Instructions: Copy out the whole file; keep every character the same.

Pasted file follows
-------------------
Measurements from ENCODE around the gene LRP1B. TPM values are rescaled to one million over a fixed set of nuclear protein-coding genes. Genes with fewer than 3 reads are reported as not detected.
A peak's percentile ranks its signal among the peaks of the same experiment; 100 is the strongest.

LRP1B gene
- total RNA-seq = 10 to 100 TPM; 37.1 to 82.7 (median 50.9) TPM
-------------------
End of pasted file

Measurements from ENCODE around the gene LRP1B. TPM values are rescaled to one million over a fixed set of nuclear protein-coding genes. Genes with fewer than 3 reads are reported as not detected.
A peak's percentile ranks its signal among the peaks of the same experiment; 100 is the strongest.

LRP1B gene
- total RNA-seq = 10 to 100 TPM; 37.1 to 82.7 (median 50.9) TPM